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World’s Most Powerful Laser on Target for Awesome Science

• Dave Mosher via WIRED.com
Scientists recently pulled together the pieces of the world’s most powerful laser and, in a first-ever complete dry run, pulled the trigger on a peppercorn-sized pellet of nuclear fuel. The energy crushed the capsule instantly, causing it to spew a shower of neutrons. In short: It worked.

The firing of the National Ignition Facility, or NIF, at Lawrence Livermore National Laboratory, located 40 or so miles east of San Francisco, wasn’t an earnest attempt at a more-energy-out-than-you-put-in “ignition” of fusion, the same process that merges atoms at the sun’s core — and the facility’s ultimate goal. Yet the staff and independent researchers working with the $3.5 billion machine have reason to be optimistic about achieving fusion within two years, even if much of the device’s time is earmarked for defense research and prospects of near-limitless and pollution-free energy aren’t certain.

“In my mind, to have accomplished this shot is an almost unfathomable scientific achievement,” Paul Drake, a physicist at the University of Michigan using NIF as a proving ground for studying supernova physics in the laboratory, told Wired.com. “I’ve had a lifetime of experience of big science facilities, and find myself in awe of [the NIF team] having made this thing work this fast.”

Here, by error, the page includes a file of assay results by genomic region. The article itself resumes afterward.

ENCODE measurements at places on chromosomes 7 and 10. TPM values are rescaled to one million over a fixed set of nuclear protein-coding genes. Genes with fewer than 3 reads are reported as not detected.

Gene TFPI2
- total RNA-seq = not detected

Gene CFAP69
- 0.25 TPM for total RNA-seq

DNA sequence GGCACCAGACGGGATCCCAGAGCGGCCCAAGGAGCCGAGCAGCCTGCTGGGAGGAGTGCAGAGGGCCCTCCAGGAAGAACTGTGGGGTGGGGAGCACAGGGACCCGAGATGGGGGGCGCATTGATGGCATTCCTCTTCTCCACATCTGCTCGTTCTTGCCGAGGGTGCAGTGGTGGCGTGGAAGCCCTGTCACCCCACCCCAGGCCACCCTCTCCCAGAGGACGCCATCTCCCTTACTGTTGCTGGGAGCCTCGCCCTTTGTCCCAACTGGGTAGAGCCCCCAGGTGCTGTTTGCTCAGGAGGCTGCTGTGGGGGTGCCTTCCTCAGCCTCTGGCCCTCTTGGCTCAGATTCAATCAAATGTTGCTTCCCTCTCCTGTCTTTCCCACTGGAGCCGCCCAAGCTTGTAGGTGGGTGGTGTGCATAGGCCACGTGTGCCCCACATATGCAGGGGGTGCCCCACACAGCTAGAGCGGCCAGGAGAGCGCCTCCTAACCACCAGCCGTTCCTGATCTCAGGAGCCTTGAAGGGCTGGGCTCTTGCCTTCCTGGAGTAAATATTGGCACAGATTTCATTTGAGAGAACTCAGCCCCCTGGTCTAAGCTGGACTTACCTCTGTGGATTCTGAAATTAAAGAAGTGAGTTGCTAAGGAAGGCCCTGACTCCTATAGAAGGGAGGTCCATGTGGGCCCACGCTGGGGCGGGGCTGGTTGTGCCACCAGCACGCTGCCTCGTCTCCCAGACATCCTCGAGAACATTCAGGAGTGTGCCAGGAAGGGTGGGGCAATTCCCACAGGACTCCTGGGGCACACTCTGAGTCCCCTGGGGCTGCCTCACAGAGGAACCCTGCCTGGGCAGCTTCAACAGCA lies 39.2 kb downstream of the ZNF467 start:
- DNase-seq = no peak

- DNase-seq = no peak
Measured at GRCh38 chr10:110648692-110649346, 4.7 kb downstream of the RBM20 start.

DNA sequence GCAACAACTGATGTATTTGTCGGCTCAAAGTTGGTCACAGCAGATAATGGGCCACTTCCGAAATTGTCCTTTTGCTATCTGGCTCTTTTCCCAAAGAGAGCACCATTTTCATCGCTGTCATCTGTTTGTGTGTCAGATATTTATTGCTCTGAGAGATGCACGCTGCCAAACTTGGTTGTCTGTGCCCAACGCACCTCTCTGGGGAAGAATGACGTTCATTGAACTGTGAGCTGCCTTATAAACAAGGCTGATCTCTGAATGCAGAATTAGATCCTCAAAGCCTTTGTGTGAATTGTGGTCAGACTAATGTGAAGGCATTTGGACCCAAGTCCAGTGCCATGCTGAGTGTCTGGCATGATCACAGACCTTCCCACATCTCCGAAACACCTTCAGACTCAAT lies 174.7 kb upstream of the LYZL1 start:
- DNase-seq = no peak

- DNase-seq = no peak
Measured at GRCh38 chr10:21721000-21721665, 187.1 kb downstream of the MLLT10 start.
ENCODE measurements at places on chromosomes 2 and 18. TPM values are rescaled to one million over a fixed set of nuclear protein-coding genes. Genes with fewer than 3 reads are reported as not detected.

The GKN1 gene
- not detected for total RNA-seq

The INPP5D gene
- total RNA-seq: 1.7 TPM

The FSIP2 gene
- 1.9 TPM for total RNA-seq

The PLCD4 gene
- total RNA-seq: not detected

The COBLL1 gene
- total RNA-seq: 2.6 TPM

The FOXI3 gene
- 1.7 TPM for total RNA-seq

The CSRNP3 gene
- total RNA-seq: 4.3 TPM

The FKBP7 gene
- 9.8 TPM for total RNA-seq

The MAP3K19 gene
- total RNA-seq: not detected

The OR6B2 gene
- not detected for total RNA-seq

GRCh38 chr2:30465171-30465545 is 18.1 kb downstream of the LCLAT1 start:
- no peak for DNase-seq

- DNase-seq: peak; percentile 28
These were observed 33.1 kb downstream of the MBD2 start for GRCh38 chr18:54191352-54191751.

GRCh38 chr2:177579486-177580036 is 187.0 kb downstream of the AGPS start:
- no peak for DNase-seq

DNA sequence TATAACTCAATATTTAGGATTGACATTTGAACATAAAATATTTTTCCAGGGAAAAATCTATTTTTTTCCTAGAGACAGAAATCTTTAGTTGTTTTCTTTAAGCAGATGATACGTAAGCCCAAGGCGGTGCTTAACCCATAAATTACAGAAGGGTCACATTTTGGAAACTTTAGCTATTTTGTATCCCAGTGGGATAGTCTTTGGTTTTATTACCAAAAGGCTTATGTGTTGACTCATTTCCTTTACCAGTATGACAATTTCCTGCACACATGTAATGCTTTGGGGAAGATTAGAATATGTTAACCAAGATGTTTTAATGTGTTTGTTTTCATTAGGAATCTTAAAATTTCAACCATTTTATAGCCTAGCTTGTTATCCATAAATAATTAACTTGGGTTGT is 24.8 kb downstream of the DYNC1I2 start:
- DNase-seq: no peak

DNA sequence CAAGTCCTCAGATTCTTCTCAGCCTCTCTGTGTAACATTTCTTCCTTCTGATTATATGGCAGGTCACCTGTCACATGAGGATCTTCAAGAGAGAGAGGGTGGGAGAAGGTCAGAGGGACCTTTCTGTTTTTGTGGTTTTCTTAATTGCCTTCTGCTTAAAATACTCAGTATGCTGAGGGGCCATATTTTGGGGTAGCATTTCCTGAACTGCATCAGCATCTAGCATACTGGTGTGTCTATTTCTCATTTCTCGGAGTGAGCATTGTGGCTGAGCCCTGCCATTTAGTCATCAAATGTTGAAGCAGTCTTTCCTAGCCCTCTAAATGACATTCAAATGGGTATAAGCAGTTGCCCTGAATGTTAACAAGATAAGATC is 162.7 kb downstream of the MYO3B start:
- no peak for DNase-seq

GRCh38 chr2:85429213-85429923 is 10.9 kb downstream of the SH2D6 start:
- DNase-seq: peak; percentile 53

National Ignition Facility laser bayThe research facility’s construction began in 1997 and spreads over an area nearly the size of three pro league football fields, most of the space occupied by equipment that revs up 192 laser beams. During the Sept. 29, 2010 firing of the laser, scientists and engineers funneled these beams into a 30-foot-diameter metal sphere at the end of the complex. At the center of this chamber, a tiny plastic pellet filled with heavier forms of hydrogen received a punishing 1 megajoule zap, similar to the instantaneous oomph of a car traveling 100 mph.

 According to engineering physicist Edward Moses, who heads up the NIF team, the laser burst was about 75 percent of its full energy capacity. In addition, the cryogenically cooled pellet was filled with deliberately less-than-perfect fuel.

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